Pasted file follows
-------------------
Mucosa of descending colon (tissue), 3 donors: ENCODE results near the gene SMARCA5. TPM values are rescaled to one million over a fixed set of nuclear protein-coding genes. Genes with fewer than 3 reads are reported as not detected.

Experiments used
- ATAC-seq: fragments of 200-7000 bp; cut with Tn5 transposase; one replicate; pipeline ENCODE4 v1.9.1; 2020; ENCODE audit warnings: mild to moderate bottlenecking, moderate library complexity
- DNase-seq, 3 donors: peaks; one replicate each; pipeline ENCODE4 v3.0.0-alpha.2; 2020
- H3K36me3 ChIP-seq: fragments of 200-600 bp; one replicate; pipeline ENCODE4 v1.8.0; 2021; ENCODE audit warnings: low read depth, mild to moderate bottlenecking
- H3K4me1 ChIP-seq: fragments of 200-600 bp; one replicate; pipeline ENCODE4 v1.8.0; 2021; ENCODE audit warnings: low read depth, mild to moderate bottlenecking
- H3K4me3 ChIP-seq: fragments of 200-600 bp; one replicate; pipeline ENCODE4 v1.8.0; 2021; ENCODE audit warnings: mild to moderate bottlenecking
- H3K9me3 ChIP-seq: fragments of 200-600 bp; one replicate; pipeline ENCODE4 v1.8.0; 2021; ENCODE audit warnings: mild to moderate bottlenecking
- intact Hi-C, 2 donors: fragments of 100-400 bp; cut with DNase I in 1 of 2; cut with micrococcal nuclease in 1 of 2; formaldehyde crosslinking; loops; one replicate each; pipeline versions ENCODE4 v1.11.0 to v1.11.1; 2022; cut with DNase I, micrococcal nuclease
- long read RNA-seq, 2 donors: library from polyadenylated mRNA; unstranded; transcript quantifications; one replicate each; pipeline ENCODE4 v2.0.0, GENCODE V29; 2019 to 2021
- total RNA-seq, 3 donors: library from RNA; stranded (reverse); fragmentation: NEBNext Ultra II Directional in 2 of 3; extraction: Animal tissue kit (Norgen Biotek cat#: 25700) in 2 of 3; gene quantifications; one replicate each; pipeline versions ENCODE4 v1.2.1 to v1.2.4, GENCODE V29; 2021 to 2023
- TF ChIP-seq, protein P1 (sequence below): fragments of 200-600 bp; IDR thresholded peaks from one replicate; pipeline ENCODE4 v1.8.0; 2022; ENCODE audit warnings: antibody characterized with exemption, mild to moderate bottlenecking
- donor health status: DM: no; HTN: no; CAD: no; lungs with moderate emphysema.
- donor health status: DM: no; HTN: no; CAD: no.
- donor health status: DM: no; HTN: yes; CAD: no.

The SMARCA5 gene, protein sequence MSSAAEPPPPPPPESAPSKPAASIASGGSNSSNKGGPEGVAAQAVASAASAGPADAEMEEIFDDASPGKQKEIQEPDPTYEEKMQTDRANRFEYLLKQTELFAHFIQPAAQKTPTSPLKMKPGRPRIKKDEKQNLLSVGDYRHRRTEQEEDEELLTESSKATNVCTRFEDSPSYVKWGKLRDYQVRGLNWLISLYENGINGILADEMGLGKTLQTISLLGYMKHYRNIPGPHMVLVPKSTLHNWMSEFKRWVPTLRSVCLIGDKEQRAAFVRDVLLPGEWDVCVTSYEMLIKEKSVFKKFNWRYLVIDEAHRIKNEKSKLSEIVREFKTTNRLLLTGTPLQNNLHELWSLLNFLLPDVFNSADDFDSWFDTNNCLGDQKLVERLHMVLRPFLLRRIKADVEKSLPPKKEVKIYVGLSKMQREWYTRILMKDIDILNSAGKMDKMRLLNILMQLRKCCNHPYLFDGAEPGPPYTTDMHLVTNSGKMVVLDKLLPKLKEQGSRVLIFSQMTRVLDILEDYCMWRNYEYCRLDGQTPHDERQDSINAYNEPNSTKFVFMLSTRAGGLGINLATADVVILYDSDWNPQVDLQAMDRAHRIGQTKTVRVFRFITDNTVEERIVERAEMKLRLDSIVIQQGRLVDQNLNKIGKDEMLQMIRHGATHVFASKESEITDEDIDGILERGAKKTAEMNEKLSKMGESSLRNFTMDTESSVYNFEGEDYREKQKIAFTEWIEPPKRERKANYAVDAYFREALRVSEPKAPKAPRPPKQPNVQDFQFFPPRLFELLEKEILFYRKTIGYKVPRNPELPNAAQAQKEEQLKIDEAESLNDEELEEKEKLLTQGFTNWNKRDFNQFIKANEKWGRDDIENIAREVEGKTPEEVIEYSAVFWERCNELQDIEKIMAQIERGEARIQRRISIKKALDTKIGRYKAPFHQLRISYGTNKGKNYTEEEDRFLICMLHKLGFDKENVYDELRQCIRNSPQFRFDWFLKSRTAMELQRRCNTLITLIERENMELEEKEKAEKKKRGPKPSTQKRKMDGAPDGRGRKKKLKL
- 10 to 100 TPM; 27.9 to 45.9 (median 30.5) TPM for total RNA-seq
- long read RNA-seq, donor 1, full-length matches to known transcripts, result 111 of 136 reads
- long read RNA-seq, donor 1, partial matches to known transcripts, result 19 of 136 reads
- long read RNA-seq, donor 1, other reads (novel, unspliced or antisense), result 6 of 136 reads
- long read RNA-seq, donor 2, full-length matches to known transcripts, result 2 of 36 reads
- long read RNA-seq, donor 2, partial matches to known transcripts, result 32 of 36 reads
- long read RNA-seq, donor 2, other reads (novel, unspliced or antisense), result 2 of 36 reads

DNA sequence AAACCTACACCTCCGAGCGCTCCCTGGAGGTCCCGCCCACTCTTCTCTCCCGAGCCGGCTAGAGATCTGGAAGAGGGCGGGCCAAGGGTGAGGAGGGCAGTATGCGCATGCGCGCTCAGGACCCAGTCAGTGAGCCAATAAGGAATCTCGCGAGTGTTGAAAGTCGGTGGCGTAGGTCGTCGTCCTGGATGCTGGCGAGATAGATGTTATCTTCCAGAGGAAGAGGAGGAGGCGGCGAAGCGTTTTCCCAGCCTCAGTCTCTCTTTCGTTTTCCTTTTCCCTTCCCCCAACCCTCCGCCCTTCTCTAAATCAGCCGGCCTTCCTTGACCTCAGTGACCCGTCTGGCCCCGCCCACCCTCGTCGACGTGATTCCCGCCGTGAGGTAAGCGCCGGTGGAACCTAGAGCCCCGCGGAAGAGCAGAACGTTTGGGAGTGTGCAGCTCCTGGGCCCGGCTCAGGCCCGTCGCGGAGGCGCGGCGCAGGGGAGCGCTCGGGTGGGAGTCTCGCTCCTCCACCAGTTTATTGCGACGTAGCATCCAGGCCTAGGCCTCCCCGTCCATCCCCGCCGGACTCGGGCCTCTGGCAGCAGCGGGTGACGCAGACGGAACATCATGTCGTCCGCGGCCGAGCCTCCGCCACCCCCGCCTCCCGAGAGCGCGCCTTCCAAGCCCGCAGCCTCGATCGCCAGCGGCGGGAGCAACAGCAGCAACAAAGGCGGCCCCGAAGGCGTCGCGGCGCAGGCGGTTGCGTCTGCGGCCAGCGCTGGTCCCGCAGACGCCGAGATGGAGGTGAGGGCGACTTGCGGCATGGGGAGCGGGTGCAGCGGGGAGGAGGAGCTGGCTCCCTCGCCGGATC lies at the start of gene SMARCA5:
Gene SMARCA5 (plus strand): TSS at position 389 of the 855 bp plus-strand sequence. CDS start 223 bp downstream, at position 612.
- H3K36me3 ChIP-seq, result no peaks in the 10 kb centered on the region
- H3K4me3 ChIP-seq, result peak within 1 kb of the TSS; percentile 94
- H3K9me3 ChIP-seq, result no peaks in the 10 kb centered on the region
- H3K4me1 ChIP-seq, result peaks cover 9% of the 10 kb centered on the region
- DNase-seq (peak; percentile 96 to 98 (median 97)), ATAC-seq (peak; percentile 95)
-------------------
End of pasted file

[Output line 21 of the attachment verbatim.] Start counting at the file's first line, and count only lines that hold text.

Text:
- long read RNA-seq, donor 2, full-length matches to known transcripts, result 2 of 36 reads